MATERIALS AND METHODS
Needle biopsy samples of breast carcinoma were collected for transcriptional profiling as part of a clinical trial at The University of Texas M. D. Anderson Cancer Center (MDACC). These samples were from tumors of women with newly diagnosed, AJCC Stage I–III, palpable breast carcinoma before they underwent any systemic therapy. Clinical characteristics are summarized in Table 1. This study was approved by the MDACC institutional review board and all patients signed a specific informed consent form.
|Clinical stage before therapy|
|Lymph node positive||39|
|Lymph node negative||29|
|Estrogen receptor status|
|IHC score 0–1+||42|
|IHC score 2+||11|
|IHC score 3+||7|
|FISH not amplified||39|
|FISH not performed||17|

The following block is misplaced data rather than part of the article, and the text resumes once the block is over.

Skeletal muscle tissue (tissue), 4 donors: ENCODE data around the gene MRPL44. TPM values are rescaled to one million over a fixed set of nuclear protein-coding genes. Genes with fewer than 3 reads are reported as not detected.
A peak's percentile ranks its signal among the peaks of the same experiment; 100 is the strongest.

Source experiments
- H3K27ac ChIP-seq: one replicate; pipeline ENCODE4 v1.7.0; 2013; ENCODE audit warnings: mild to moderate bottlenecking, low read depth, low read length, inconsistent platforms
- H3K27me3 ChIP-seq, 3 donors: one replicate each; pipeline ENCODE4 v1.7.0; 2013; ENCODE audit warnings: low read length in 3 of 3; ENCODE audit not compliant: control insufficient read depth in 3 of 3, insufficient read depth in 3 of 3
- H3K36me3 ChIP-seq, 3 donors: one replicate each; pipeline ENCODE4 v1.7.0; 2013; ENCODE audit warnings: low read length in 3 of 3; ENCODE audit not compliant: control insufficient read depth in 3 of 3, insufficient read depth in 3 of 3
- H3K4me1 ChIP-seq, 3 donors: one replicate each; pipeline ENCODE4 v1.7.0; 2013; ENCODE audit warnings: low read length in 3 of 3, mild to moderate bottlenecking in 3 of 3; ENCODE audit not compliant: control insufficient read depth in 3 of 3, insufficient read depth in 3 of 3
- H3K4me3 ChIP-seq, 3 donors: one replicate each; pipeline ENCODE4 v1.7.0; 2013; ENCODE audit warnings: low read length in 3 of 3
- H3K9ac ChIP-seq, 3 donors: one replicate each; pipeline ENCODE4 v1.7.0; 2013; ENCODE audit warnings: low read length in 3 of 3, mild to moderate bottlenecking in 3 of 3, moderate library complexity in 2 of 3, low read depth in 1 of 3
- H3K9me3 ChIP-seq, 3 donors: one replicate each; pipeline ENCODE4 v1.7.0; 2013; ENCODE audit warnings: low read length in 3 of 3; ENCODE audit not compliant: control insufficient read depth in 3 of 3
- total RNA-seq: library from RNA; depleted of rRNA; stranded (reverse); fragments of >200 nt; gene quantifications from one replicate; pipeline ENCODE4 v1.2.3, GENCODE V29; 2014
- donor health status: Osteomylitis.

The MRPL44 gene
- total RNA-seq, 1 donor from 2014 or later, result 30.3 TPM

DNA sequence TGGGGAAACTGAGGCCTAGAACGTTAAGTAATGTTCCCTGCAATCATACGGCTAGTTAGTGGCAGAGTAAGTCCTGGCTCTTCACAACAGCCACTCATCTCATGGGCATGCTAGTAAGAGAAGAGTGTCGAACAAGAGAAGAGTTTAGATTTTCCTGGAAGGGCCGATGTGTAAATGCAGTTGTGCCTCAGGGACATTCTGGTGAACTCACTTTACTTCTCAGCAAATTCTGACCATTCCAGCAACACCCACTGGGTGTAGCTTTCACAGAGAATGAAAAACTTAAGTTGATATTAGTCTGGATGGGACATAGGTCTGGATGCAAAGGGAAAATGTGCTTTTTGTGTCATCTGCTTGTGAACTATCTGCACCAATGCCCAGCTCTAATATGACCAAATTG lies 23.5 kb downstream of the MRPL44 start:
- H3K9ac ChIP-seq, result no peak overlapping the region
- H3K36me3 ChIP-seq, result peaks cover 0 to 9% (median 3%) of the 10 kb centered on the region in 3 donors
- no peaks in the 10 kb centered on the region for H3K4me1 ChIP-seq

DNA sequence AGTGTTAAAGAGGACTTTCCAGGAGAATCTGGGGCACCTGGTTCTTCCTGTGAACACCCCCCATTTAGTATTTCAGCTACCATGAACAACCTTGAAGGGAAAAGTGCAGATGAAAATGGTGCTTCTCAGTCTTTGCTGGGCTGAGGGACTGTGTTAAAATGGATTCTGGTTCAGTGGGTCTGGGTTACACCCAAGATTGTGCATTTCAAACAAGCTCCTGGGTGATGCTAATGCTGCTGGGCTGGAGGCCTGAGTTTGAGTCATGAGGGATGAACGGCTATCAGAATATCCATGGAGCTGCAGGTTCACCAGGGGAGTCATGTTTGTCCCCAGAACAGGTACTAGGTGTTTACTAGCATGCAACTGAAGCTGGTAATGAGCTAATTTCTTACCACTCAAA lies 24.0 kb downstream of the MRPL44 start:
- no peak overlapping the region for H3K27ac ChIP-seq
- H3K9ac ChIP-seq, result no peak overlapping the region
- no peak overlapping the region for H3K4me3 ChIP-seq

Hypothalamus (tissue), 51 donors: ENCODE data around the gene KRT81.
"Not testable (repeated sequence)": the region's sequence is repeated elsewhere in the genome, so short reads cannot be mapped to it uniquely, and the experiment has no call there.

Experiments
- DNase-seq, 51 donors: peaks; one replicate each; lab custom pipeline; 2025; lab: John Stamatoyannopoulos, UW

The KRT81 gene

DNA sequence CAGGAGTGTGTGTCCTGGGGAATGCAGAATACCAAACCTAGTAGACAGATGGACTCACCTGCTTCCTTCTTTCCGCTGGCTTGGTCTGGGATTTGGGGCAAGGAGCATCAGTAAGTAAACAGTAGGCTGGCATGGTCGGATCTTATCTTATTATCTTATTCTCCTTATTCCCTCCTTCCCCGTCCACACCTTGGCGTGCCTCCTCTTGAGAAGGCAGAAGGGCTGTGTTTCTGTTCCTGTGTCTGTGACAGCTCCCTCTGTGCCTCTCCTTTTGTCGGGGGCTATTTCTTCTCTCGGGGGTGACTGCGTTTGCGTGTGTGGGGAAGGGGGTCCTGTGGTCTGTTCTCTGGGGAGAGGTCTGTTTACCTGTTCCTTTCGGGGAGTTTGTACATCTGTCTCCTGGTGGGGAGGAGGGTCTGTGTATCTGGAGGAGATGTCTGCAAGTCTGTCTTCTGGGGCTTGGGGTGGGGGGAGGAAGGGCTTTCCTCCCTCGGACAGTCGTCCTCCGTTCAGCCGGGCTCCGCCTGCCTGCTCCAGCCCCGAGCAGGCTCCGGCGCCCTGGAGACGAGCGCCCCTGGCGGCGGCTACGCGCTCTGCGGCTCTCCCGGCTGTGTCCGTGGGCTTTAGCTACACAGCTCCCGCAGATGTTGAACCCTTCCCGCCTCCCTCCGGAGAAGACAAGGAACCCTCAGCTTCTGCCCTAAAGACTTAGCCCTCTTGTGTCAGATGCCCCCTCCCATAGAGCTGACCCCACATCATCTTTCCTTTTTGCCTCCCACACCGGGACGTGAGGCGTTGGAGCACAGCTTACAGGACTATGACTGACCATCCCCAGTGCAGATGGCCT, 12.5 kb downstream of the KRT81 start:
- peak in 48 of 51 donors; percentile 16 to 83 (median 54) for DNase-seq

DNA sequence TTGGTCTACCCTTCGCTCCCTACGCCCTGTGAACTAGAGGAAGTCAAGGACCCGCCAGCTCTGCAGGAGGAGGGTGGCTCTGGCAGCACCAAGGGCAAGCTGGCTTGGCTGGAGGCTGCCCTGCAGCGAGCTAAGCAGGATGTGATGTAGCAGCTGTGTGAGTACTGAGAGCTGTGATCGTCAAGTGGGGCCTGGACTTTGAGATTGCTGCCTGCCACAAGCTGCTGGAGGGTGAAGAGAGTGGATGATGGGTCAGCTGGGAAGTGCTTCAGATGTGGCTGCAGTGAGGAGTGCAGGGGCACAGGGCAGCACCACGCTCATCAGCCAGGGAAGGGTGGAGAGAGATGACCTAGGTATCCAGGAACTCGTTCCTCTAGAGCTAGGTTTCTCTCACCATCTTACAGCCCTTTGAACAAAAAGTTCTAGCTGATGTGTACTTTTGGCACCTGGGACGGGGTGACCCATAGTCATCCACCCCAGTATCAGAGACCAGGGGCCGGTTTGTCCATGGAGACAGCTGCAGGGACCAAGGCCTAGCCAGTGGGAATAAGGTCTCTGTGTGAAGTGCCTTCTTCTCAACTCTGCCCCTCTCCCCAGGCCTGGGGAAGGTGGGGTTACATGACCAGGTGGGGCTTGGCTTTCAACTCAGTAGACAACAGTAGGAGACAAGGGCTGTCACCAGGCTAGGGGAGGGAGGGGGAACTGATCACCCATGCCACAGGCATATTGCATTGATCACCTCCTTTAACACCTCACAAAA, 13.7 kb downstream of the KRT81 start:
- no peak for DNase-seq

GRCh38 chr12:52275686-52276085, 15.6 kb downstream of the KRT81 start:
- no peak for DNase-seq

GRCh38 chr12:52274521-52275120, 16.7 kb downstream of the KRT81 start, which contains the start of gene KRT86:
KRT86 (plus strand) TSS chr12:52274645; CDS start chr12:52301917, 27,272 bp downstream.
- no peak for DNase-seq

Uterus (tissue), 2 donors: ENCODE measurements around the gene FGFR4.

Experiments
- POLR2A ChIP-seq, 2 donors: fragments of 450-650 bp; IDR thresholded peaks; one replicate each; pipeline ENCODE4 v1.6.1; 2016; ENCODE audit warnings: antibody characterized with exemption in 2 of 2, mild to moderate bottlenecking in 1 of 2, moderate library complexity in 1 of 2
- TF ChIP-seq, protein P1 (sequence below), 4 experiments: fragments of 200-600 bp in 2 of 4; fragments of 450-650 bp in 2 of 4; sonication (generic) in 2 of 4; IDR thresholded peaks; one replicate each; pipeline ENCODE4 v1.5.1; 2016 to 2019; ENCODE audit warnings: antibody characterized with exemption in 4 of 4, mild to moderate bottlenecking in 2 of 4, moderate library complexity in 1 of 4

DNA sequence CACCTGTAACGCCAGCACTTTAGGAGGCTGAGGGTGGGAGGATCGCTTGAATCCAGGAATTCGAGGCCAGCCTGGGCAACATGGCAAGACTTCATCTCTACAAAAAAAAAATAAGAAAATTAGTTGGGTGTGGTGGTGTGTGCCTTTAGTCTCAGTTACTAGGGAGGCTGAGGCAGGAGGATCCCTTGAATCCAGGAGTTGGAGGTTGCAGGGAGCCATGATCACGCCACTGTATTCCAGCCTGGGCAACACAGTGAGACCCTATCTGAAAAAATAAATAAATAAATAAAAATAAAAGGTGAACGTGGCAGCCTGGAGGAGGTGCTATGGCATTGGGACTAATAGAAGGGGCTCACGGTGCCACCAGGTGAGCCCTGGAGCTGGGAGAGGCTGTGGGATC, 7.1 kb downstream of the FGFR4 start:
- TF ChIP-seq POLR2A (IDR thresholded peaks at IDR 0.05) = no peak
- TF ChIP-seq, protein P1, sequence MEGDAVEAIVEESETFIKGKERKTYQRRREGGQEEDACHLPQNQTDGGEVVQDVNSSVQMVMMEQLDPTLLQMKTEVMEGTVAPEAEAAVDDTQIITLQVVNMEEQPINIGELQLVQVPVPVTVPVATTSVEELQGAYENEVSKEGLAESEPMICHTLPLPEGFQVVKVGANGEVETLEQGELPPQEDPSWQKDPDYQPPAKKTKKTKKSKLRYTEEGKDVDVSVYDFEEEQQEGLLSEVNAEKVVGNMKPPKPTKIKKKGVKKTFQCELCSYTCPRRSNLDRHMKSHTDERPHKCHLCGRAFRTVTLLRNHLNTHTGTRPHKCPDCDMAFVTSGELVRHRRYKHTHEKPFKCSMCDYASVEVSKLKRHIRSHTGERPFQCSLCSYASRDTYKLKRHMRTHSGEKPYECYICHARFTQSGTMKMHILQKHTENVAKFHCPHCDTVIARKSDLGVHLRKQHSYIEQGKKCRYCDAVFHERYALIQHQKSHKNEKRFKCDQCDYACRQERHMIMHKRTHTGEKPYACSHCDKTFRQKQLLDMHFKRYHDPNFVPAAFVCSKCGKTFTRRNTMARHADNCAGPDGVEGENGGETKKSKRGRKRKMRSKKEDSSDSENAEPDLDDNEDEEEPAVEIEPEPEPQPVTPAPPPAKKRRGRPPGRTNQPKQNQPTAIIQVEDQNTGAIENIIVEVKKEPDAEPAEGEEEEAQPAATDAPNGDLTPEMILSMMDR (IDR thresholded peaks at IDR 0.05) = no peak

The FNAB was performed by an experienced cytopathologist using a 23-gauge or 25-gauge aspiration needle (the applied local anesthesia was an ethyl chloride spray). Samples were collected for this and other planned studies. Generally four FNAB samples were obtained. Two samples were each placed into two vials containing RNAlater solution (Ambion, Austin, TX) to preserve RNA, 1 sample was pass snap frozen in a plain vial and stored at −80 °C, and the sample obtained from first pass was prepared as 10–20 cytologic smears on glass slides. The samples in RNAlater solution were kept at room temperature for 20–30 minutes, then snap frozen and stored at −80 °C. The adequacy and cellularity of the first FNAB pass was assessed by the cytopathologist, who evaluated two Diff-Quik–stained (Baxter Scientific, McGraw Park, IL) cytologic smears. The cellular composition of the FNAB samples was determined by cell counts of the Diff-Quik–stained slides using light microscopy at high magnification (×400). In a representative area of the slide, the first 300 cells were classified as tumor cells, lymphocytes, or stromal cells. Those results were recorded as percentages.